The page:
Tax Revenues Signal Tourism Rebound
By Shannon Pettypiece
Visitor-industry revenues show local tourism is steadily rebounding and approaching pre-9/11 marks.
Resort-tax tallies in Miami-Dade County are halfway back from their 9/11 plunge, according to statistics through September from the Greater Miami Convention & Visitors Bureau. While 2003 revenues are still down 6.1% from pre-9/11, visitor dollars are up 6.5% during the same 2002 January-to-September period.
Resort fees include Miami Beach’s 3% hotel and 2% restaurant taxes; Bal Harbour’s 4% room and 2% restaurant taxes and a countywide 2% tax on rooms outside those cities and Surfside.
Miami Beach shows the most recovery with hotel-restaurant tax revenue from January to August only 1% lower than in 2001, said bureau President Bill Talbert.
"We think we are going to have a strong season and we had a very strong summer, and next summer looks pretty good as well," Mr. Talbert said. "We keep getting better than the previous year."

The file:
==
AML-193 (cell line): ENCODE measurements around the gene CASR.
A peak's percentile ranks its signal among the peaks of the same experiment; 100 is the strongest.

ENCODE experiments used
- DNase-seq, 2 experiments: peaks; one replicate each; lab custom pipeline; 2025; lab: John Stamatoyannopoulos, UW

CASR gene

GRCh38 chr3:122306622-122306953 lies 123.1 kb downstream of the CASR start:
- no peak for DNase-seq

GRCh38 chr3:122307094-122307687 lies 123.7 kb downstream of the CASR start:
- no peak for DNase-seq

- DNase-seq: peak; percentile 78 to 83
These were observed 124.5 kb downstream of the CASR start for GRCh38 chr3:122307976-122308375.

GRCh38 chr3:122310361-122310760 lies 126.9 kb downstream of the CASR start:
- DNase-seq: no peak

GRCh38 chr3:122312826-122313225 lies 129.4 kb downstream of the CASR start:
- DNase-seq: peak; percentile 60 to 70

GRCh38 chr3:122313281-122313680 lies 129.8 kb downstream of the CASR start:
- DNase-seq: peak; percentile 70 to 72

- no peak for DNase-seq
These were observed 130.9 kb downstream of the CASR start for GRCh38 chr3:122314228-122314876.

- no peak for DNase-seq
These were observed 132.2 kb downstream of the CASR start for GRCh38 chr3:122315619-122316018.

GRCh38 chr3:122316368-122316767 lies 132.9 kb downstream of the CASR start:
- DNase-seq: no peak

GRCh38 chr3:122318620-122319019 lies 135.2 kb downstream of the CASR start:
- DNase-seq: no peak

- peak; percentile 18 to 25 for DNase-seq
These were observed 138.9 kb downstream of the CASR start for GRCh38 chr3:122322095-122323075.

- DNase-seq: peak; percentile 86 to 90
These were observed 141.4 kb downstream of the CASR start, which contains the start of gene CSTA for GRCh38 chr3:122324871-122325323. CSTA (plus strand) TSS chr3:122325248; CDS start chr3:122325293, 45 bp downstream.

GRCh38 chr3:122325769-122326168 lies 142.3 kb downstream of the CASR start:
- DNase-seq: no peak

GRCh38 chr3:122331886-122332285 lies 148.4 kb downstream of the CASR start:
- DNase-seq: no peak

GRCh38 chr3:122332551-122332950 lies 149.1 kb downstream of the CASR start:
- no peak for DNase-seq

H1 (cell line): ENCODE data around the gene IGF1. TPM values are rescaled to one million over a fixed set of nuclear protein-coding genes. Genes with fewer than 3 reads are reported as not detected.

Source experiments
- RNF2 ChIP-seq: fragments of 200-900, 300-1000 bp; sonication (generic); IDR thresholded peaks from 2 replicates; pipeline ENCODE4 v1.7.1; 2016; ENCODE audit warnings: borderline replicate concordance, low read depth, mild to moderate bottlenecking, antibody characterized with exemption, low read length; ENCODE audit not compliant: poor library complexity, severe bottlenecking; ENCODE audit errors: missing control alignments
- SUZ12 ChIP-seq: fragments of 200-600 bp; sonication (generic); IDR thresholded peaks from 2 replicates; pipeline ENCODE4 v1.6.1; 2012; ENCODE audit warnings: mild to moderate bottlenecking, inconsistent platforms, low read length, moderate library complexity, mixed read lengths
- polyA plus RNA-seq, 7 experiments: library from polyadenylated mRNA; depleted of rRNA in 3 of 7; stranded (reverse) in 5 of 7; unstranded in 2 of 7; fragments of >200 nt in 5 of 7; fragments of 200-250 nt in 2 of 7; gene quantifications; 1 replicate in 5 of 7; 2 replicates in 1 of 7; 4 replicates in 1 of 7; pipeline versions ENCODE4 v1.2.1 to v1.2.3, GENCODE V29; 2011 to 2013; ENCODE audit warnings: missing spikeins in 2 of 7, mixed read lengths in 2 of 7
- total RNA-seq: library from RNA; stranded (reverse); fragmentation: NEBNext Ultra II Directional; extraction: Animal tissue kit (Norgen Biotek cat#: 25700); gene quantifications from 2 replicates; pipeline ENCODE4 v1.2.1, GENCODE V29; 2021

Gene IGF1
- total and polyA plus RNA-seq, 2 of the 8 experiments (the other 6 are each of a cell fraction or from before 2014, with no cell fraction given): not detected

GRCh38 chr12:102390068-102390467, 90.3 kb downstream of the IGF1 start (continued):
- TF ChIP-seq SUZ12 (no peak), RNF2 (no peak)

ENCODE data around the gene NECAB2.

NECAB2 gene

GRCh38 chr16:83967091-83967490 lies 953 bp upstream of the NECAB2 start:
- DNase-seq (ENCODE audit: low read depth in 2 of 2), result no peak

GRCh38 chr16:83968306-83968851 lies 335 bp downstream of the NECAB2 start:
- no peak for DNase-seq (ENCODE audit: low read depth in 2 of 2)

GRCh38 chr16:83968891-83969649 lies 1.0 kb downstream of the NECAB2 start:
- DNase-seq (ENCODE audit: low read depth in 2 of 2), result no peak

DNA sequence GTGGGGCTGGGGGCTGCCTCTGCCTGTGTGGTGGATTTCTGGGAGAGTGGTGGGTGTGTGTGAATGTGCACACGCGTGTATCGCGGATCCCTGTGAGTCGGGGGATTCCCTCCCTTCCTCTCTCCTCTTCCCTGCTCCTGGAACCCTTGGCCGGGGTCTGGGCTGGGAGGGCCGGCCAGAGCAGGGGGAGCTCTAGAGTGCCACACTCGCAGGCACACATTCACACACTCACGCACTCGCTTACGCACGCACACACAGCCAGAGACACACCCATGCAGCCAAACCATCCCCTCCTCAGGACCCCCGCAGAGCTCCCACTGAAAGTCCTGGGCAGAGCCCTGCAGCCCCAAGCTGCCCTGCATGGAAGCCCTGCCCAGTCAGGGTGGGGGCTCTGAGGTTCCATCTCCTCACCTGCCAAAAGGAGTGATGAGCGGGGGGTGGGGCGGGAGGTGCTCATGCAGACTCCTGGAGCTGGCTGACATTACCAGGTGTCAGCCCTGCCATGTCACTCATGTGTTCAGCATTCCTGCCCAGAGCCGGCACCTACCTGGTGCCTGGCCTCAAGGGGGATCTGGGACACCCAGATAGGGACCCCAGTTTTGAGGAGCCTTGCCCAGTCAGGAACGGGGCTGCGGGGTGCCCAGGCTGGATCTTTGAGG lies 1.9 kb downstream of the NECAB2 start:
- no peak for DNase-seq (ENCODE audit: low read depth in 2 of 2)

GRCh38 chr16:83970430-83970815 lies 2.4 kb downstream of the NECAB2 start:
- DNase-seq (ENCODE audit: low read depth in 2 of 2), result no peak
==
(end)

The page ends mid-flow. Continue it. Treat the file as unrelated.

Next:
The Beach’s resort tax goes to the city’s general fund, visitor costs and Greater Miami Convention & Visitors Bureau. From county revenue, the bureau gets 60% and the City of Miami and the county’s cultural affairs department each get 20%.
Resort-tax revenue does not include the countywide Convention Development Tax or the Miami Beach penny tax.
Several months this year were especially strong in Miami Beach compared to last year, with a 26.4% increase in September, Mr. Talbert said.
Because the 1990s were a historic high for the tourism industry, observers say pre-9/11 levels won’t be reached until 2006.
"It is going to be a small and gradual recovery," said Bruce Ford of Lodging Econometrics. "Post-9/11 we were still falling through the beginning of this year."